Fishermen riding in a boat up the flooded Oconee River that now forms Lake Sinclair in Georgia have to pay close attention, or they may just forget what they came for and ride up the 45-mile long lake just taking in the gorgeous scenery. Sinclair isn’t one of the “big boys” of Georgia lakes, but it’s 15,000 acres or so of water is more like a long winding river with lots of coves and fingers and scenery. Within that expanse and along the 417 miles of shoreline lies great largemouth bass, striped bass and catfish, bream and crappie fishing. Lake Sinclair is operated by Georgia Power, and provides both recreation and fishing. Located just north of Milledgeville and a bit further from Macon, this lake doesn’t draw the fishing pressure of some other state lakes. But it is busy with boaters and residents who live along the shore. Lake Sinclair has a slot limit for largemouths and produces really good catches of fish in the two and three pound range that have to be thrown back. Make sure if you fish here you check for up-to-date regulations involving the slots and regulations. This is a good lake for less experienced bass anglers because much of the good fishing is along the banks, where spinnerbaits, crankbaits, jig and pig, plastic worms, lizards or buzz-baits of all types work well. When the fish aren’t shallow, you can catch them on deep brush piles and dropoffs. Night fishing for bass is popular here, especially in the late spring and summer. One thing that affects fish here is the current. Water is usually flowing through the lake, but sometimes when a pump-back operation is underway with Lake Oconee north of Sinclair, the water actually flows in reverse. Current is good for fishing, but makes largemouths reposition themselves to match where the food is.
Striped Bass fishing has fallen off in the past years, but an effort to restock the fish is paying off for medium range stripers already. Anglers catch them by trolling or bouncing artificial lures like bucktails in deeper water or by bottom fishing natural baits like cut shad or shiners. Crappie here are abundant, but most of the fish run small. Live minnows work best and the bigger fish are caught during the spawn. Bream are abundant, and can be caught around docks or weed beds. There are some huge shell crackers in the lake with some reaching more than 10 inches. The clear water makes it easy to spot spawning beds for bream and shellcrackers. They are saucer-shaped depressions which usually look like dark spots on the bottom. Since it is a power company lake, the docks in Beaverdam Creek are good because of the warm water flowing from the steam plant. This keeps the water warmer, and provides regular current. There are a lot of docks in the area to fish as well. This lake has a much more stable water level than many regional lakes because it is kept near “full pool” for power generation purposes. Lake Sinclair is largely used by lake residents and people who live and house their boats, watercraft and RVs on the lake. There is easy access to the water with two public boat ramps provided by Georgia Power and at marinas and boat storage areas located on the lake. Bonus fishing is available below the dam near Milledgeville and the lake has several recreation areas, such as Oconee Springs Park and Rocky Creek Park. They provide day-use facilities with picnic tables, grills, boat ramps and a small beach.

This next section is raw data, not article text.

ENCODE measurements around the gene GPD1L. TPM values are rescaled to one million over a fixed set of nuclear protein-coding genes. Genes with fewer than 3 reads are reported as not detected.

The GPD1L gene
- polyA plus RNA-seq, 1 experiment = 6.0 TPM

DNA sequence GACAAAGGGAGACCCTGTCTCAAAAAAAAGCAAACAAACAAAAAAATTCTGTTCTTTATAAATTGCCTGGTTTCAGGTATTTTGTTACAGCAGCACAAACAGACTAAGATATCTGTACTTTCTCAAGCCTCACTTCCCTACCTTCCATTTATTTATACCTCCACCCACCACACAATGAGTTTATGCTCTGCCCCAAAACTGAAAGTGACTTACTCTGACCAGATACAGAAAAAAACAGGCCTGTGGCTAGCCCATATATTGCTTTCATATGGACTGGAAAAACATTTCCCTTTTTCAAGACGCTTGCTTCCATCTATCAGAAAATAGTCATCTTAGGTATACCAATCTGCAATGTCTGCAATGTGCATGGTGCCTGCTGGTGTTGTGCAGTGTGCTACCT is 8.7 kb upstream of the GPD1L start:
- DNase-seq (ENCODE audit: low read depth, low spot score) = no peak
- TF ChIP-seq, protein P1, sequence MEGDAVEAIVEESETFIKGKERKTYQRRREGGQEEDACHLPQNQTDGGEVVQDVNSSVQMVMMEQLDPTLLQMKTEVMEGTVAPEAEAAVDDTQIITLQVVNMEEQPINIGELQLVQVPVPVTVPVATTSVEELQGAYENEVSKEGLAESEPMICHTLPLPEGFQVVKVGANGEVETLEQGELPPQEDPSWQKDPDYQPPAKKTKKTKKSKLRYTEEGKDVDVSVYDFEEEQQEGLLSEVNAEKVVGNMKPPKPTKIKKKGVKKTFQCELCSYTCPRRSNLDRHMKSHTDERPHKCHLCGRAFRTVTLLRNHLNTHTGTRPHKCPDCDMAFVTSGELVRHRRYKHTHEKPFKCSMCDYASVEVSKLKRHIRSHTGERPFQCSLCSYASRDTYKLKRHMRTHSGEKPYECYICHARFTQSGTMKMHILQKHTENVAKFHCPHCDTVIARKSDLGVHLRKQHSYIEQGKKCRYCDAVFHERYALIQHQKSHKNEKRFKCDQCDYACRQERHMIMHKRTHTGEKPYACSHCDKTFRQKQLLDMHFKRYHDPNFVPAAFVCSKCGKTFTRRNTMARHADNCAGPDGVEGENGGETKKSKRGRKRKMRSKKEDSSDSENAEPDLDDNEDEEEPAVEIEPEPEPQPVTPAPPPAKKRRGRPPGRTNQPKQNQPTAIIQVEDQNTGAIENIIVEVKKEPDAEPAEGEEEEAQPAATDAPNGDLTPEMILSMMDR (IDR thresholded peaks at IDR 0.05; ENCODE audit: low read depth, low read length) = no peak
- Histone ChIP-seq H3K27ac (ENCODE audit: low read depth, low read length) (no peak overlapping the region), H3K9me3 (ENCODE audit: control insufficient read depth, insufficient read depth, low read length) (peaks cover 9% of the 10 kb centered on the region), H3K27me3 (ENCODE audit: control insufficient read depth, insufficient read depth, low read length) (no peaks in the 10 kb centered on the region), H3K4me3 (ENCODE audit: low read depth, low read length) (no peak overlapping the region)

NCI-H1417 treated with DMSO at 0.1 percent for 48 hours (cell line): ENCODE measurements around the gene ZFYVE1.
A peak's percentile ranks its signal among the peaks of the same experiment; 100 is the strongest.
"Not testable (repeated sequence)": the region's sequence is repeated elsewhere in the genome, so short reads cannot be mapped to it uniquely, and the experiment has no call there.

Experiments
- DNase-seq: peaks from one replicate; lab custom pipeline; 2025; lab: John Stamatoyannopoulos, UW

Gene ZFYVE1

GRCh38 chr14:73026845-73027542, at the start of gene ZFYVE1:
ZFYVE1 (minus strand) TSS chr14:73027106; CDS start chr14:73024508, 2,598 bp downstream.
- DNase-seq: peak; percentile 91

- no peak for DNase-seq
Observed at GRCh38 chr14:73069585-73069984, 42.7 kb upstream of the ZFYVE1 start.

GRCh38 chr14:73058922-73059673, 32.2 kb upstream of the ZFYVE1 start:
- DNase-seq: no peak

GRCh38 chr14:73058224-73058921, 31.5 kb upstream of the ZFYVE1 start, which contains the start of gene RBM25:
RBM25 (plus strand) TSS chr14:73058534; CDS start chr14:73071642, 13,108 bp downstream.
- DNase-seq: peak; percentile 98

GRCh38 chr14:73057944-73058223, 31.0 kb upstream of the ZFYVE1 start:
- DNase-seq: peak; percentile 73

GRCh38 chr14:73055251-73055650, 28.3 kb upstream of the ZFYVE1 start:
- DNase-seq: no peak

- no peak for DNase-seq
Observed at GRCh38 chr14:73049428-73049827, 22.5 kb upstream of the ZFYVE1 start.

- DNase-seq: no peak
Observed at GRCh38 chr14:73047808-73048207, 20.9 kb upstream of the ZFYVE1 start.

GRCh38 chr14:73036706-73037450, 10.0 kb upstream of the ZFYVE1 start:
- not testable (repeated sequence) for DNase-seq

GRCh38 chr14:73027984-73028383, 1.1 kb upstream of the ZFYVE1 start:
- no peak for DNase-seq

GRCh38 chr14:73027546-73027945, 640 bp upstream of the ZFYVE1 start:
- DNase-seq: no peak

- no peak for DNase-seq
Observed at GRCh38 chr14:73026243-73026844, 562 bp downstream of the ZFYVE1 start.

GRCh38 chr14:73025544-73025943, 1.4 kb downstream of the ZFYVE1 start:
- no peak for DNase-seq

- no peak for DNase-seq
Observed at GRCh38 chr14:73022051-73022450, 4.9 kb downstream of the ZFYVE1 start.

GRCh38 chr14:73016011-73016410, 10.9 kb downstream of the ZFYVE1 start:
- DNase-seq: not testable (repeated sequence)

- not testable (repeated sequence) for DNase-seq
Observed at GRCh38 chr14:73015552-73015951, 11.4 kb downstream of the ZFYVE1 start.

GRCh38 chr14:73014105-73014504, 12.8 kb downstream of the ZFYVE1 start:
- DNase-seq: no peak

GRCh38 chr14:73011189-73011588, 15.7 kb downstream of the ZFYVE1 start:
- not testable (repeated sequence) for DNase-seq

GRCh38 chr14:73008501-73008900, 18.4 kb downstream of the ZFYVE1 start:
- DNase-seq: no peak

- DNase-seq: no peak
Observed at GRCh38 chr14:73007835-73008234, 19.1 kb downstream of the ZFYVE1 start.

Camping spots and cabin rentals are available at Oconee Springs Park. The Little River Park Campground is a popular spot on the lake. There are several areas that are good for kayaking for fun or fishing as well. One is Murder Creek, located north of Twin Bridge Road. Lake Sinclair is just west of the Piedmont National Wildlife Refuge, opening up 35,000 acres of woods to explore and 50 miles of trails to hike as an added bonus. There are shorter trails for families with smaller children. There’s more. Located on the southeast side of the lake near Sinclair Dam, Lake Sinclair-Rocky Creek Park is a popular day-use area with access to Lake Sinclair. Facilities at the park include a pavilion with restrooms and vending machines, picnic tables, grills, fishing pier, swimming beach, playground, and a boat ramp. This park is open to the public each year from Memorial Day through Labor Day. If it’s an outing in town you are looking for, several area communities have unique shopping and dining opportunities.